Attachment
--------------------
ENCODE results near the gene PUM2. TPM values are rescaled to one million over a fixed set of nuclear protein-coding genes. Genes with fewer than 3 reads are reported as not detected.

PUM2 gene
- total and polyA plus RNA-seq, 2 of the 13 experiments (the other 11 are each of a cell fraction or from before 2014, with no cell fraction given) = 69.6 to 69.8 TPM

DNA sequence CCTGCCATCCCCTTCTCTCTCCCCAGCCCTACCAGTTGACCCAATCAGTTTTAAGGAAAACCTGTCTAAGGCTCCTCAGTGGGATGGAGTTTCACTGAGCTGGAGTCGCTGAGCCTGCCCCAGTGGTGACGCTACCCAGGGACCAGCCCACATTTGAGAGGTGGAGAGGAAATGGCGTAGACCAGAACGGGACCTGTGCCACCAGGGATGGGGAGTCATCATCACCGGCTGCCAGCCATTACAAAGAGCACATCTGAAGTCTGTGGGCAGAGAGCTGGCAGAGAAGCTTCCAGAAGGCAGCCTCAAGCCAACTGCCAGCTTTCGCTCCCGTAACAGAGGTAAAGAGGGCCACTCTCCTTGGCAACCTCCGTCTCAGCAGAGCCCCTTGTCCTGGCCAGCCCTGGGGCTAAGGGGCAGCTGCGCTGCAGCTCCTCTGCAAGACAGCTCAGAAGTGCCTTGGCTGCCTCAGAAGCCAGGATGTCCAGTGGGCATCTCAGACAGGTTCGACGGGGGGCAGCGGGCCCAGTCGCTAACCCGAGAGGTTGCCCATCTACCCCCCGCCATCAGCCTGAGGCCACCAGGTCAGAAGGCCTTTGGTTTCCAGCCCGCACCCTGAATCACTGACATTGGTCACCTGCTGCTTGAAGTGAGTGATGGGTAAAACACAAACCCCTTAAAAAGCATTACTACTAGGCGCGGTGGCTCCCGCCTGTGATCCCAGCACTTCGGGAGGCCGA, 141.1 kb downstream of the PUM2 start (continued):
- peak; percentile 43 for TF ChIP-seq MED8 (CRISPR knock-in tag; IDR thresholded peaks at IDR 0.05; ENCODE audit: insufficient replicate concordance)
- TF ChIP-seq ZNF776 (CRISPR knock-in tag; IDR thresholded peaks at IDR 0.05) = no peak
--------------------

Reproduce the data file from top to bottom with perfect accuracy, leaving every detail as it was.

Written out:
ENCODE results near the gene PUM2. TPM values are rescaled to one million over a fixed set of nuclear protein-coding genes. Genes with fewer than 3 reads are reported as not detected.

PUM2 gene
- total and polyA plus RNA-seq, 2 of the 13 experiments (the other 11 are each of a cell fraction or from before 2014, with no cell fraction given) = 69.6 to 69.8 TPM

DNA sequence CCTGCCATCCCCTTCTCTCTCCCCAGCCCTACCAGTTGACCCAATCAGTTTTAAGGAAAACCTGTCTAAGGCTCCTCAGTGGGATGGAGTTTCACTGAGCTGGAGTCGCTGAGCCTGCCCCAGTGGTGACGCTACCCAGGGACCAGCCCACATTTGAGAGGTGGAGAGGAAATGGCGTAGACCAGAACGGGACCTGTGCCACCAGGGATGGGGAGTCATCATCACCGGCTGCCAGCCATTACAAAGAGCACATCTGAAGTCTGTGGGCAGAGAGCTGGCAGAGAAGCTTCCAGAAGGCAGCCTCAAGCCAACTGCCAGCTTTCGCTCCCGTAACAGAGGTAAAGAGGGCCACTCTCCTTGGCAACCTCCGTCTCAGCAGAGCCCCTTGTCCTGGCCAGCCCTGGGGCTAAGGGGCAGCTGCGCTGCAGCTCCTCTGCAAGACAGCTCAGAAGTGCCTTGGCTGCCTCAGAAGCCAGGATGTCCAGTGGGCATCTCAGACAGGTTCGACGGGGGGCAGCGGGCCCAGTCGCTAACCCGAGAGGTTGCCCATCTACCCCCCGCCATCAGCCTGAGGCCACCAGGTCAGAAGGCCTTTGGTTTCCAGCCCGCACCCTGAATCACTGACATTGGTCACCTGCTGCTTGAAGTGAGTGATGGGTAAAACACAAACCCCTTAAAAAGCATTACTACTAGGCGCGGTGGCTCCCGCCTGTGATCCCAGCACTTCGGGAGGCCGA, 141.1 kb downstream of the PUM2 start (continued):
- peak; percentile 43 for TF ChIP-seq MED8 (CRISPR knock-in tag; IDR thresholded peaks at IDR 0.05; ENCODE audit: insufficient replicate concordance)
- TF ChIP-seq ZNF776 (CRISPR knock-in tag; IDR thresholded peaks at IDR 0.05) = no peak